For modern weddings there are no strict rules as to who should speak at the reception. The following people may speak at a wedding: father or mother of the bride, the best man, the maid of honor, a groom, the bride, parents-in-law, bridesmaids.Â it is not uncommon for two of the groomsmen or two of the bridesmaids to speak at the same wedding.
Historically, it was not expected that the bride would speak.Â The groom would speak on behalf of of the bride.Â This of course has changed in recent times.Â Nowadays, the bride will often speak on behalf of the groom.
In addition, with the divorce rate being over 50% many couples have step parents that may want to speak.
I recommend to limit the number of speeches to under six wedding speeches.Â I also strongly encouraged that each wedding speech be under five minutes.Â The role of a good MC is to ensure that nobody tries to steal the spotlight.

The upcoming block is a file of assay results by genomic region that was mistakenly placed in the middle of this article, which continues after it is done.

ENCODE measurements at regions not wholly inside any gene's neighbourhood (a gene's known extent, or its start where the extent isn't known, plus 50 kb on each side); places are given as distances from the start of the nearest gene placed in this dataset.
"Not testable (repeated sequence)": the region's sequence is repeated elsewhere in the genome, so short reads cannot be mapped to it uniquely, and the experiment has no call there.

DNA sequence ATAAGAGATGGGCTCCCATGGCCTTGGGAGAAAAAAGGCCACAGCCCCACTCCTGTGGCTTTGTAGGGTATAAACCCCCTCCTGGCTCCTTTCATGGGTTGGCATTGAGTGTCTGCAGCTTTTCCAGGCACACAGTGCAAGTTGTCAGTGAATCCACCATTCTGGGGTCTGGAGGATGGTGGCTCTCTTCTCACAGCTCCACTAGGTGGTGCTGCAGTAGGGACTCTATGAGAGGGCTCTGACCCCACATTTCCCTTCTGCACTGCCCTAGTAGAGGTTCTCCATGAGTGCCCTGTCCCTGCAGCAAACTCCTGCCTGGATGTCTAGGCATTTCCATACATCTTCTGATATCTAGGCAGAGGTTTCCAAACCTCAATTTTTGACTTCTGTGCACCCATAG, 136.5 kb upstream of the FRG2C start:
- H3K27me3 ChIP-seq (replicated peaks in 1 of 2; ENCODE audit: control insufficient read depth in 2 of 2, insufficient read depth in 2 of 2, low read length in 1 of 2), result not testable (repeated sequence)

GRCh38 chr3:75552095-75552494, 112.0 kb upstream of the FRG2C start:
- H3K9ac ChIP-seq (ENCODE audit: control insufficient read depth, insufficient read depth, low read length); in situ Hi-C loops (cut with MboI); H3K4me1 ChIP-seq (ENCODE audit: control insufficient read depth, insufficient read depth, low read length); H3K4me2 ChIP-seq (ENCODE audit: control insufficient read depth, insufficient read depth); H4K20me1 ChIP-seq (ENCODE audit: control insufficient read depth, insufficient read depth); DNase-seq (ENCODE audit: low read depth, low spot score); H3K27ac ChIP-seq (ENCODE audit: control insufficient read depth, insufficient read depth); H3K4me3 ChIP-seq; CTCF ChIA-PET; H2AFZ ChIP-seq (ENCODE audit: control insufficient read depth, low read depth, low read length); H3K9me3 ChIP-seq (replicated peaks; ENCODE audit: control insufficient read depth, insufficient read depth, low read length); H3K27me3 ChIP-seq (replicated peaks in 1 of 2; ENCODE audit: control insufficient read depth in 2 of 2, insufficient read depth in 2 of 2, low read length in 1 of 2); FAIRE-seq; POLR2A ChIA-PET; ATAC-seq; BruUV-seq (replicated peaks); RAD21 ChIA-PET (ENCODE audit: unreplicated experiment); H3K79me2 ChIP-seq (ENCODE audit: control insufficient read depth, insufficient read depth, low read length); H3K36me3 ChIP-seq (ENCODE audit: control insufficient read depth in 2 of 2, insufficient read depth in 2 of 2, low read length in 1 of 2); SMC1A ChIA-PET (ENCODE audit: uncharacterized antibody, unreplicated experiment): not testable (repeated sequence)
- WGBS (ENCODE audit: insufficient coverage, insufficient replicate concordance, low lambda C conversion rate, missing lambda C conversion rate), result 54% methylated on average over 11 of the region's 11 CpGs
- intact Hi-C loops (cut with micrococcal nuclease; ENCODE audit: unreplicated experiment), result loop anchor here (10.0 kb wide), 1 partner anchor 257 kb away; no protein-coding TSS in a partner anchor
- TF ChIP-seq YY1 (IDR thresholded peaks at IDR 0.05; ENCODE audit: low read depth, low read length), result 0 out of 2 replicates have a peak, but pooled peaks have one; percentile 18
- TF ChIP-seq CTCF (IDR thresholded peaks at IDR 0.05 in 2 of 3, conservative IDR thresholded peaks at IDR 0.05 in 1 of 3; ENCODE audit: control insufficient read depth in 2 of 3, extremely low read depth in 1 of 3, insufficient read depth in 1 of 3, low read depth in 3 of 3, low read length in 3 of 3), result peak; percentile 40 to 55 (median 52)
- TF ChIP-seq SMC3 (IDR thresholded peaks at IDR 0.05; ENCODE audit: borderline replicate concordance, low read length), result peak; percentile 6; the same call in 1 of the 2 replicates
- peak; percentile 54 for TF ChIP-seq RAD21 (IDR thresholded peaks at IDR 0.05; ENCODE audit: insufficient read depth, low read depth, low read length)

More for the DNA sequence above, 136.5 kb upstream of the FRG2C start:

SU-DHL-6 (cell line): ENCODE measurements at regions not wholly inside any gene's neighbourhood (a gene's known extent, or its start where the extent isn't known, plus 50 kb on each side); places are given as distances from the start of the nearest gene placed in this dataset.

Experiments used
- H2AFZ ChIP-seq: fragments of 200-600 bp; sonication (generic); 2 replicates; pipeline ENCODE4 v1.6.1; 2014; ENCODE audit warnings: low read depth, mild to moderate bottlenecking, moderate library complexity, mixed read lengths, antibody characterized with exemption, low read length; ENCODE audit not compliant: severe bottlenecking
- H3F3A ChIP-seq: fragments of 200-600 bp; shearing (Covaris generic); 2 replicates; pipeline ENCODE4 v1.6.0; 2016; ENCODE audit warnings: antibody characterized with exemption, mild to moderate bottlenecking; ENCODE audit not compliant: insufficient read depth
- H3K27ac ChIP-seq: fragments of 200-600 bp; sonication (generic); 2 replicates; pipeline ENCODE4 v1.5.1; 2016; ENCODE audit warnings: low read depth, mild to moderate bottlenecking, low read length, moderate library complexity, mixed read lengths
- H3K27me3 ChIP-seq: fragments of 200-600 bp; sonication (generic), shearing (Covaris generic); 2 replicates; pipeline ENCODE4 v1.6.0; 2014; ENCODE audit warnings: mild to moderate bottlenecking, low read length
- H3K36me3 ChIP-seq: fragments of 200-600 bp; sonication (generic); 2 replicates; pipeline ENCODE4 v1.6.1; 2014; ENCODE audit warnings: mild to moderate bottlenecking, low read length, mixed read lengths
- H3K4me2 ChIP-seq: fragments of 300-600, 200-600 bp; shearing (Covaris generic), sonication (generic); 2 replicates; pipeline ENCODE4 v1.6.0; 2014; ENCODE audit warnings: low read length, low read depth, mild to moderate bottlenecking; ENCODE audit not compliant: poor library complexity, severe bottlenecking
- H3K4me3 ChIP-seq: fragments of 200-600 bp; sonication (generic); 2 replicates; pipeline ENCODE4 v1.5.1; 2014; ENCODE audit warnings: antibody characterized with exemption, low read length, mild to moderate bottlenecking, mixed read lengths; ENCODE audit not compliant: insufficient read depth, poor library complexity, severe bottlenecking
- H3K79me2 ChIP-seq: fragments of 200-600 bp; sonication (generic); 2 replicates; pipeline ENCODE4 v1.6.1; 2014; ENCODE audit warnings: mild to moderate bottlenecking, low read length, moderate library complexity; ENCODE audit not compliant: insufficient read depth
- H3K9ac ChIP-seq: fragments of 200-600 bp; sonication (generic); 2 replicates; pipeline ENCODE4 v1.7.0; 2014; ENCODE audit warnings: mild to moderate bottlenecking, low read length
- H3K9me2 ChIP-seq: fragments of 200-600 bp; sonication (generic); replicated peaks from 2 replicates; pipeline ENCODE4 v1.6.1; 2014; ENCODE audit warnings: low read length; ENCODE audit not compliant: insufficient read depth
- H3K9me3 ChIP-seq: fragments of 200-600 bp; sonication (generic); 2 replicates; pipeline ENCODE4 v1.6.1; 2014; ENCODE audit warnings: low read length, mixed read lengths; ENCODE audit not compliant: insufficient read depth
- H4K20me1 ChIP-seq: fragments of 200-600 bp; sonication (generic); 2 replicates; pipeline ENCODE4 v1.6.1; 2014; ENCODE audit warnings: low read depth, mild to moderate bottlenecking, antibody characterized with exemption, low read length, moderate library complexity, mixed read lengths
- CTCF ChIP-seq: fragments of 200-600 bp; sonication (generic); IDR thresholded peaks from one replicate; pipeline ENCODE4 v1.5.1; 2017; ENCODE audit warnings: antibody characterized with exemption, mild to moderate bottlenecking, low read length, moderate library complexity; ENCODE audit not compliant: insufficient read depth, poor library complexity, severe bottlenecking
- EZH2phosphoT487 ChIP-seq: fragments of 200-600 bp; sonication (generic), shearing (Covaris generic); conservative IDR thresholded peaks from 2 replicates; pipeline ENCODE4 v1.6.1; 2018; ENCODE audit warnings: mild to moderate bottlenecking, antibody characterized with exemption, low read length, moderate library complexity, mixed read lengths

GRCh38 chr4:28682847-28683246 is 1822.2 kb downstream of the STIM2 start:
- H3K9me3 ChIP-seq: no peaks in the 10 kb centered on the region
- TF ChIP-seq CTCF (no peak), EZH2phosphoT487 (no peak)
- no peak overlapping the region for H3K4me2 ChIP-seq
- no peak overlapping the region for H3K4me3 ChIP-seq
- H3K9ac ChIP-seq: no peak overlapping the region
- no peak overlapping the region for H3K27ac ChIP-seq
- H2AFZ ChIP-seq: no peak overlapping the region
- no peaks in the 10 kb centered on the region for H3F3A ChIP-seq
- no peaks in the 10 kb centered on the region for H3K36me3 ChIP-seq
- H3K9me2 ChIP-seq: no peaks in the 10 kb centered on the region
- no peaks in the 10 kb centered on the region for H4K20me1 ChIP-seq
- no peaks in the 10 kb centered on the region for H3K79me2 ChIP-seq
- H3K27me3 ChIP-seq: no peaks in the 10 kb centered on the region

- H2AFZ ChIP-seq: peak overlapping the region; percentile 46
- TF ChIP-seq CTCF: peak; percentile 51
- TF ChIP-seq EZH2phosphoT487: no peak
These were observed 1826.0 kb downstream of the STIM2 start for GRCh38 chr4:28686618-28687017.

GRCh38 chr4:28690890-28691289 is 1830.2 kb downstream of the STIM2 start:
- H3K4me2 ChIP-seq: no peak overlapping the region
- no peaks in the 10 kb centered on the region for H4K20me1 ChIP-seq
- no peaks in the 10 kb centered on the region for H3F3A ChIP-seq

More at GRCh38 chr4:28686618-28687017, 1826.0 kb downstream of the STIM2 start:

Another tip is for the MC to avoid impromptu speeches by guests that have been swept up in the moment.
At one wedding where I was the MC there was an out-of-town guest that desperately wanted to speak.Â The woman was not on the docket and had nothing prepared.Â It was my job to control the flow of the reception.Â Even though she flew from thousands of miles away and had known the groom since he was a baby I did not let her speak.Â The reason is that too many speeches bore the audience.Â It would have been more appropriate for the guest to say a few words at the rehearsal dinner, or the brunch the day after the wedding.Â These two settings are more informal and are better suited to the impromptu speeches.
The order of wedding speeches is a key part of any smooth wedding reception and it should not be ignored by the MC nor the speakers.
Alexander Thornton is a professional speechwriter who can help you learn more about delivering a dynamite wedding speech. Browse our speech templates and presentation tips at http://weddingspeechestoasts.com/home